UH WGSS Program Graduates First Major

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Why did you become a WGSS Major?

I loved the courses I took in the English literature program that focused on feminist literary theory and started reading independently from there. The interdisciplinary nature of the WGSS program seemed to cover all of my interests in one subject, so I made the switch.

Which WGSS class or professor made the greatest impact on you?

This is a near impossible question, but I loved the learning process I experienced in my Intro to Women’s Studies course with Dr. Lowe, the Queer Theory (and amazing articles) I learned from Dr. Luna, the Foundations of Feminist theory and Transnationalism from Dr. Quinn, and of course the literature class that started it all with Dr. Gregory.

Were there any course readings or books that stood out to you while in the program?

Honestly, there is so much to learn and absorb that I only managed to read a fraction of what I would have liked to. I thoroughly enjoyed reading Kimberlé Crenshaw on intersectionality.

How do you think majors in WGSS can make an impact on their communities?

This is a major for people who want to make the world a safer place. I don’t think I have met anyone who teaches the subject or takes the course that isn’t passionate outside of the classroom as well. My classmates are all active in political campaigns spanning from local legislation to large-scale nation-wide activism. I think the courses give us the tools to understand inequality and from there we can move forward to do something about it.

What would you say to encourage other students who are considering majoring or minoring in WGSS?

Do it!

What can the new WGSS major do for UH and the surrounding community?

The internship requirement is an awesome way to start learning about outreach and the impact the content of WGSS can have. Just getting involved and participating in local programs like at the Montrose Center or the Houston Area Women’s Center.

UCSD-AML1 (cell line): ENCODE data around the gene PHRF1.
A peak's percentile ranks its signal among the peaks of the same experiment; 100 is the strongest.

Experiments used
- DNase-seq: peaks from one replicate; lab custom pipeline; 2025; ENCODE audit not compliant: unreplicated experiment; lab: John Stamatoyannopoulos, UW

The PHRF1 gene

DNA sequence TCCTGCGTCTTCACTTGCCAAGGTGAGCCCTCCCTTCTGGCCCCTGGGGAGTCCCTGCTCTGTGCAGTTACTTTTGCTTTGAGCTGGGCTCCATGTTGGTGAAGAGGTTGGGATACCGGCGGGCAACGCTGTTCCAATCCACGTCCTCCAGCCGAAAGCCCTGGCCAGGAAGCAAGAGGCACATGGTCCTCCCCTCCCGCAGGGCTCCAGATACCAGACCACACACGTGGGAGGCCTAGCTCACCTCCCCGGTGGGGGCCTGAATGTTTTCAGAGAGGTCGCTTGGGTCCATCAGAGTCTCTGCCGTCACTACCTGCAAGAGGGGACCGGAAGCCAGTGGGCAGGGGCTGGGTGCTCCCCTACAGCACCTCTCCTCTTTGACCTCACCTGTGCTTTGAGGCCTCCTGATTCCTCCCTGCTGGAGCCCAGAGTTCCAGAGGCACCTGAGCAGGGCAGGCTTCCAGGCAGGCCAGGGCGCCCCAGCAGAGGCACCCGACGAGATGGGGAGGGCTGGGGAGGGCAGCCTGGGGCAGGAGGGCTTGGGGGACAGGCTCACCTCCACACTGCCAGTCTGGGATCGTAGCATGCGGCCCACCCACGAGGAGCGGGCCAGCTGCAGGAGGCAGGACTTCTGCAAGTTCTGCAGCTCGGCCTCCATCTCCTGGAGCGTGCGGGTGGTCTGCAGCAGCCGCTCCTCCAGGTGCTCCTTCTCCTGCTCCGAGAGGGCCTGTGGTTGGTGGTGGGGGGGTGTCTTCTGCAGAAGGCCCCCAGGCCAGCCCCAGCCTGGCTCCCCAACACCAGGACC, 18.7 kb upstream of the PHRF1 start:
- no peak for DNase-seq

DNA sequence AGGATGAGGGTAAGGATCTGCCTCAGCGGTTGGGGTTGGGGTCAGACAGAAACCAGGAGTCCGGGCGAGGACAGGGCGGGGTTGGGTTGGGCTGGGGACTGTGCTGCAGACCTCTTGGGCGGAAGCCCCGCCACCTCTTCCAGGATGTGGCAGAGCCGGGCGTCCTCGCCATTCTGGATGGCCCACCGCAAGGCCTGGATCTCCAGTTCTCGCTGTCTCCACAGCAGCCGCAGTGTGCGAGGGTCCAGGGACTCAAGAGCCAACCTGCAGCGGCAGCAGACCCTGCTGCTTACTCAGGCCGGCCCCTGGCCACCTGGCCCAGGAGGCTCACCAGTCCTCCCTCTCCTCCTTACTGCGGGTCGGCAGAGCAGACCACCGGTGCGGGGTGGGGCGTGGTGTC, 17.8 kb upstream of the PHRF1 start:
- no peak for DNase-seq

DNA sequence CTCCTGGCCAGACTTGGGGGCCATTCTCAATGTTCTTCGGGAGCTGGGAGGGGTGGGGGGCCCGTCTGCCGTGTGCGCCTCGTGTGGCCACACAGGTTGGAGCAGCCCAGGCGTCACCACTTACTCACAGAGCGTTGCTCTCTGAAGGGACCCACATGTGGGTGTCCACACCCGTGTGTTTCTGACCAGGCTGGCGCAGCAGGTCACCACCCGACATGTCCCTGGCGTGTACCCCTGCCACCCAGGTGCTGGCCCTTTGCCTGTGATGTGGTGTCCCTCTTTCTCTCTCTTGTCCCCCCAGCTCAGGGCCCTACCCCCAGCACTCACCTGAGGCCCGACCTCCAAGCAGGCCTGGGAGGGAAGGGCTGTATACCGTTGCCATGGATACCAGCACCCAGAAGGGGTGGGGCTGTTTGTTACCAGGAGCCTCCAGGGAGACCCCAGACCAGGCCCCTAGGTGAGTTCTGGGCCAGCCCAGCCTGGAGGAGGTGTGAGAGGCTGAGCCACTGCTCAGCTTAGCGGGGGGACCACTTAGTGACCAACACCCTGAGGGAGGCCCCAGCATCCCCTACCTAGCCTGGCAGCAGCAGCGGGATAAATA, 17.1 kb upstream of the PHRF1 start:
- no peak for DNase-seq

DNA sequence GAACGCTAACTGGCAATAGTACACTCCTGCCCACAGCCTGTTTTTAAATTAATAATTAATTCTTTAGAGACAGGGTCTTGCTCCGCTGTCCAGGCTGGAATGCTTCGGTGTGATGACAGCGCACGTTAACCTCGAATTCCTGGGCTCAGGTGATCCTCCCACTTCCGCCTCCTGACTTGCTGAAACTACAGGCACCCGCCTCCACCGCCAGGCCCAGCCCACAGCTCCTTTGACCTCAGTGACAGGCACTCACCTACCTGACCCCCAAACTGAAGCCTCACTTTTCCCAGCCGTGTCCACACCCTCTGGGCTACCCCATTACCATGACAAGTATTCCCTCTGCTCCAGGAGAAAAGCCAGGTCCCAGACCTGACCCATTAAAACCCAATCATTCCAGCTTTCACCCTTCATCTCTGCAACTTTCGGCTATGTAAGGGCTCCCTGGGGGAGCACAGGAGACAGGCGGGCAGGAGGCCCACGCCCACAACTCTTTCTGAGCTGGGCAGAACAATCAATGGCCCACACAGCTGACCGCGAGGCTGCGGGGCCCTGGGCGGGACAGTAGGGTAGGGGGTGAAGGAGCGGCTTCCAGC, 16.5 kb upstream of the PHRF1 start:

Are there any classes you would like to see offered at UH related to women, gender, and sexuality studies?
I think they are all coming to be, I took some really amazing classes and every semester I see more added. I would love to take a class on women in Hip-Hop and feminism.

What are your plans after graduation?

I’m going to keep volunteering at the Domestic Violence Hotline at the Houston Area Women’s Center, and I’m going to start studying for my LSATs in order to someday practice international human rights and civil rights law.

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“Crafting Feminisms: Recent Writings” A Reading/Lecture by scholar Akasha Hull

Akasha Hull recently spoke about two of her publications, All the Women Are White, All the Blacks Are Men, But Some of Us Are Brave: Black Women’s Studies (1982) and NEICY: A Novel (2012)

A Shreveport, Louisiana, native. Dr. Hull was a member of the groundbreaking Combahee River Collective, which shaped her trajectory as a poet, scholar and novelist. Her landmark work in African American Studies and Women’s Studies has impacted how we theorize, write and teach in these disciplines today.

The Feminist Press has recently republished Some of Us Are Brave (with a new Foreword by Brittney Cooper). Some copies of the book will be available for purchase at the talk. You might also consider order and bringing your copy of NEICY: A Novel or Some of Us Are Brave to read in advance and bring for the book signing that will follow the talk.

Living Archives: #BlackWomensLivesMatter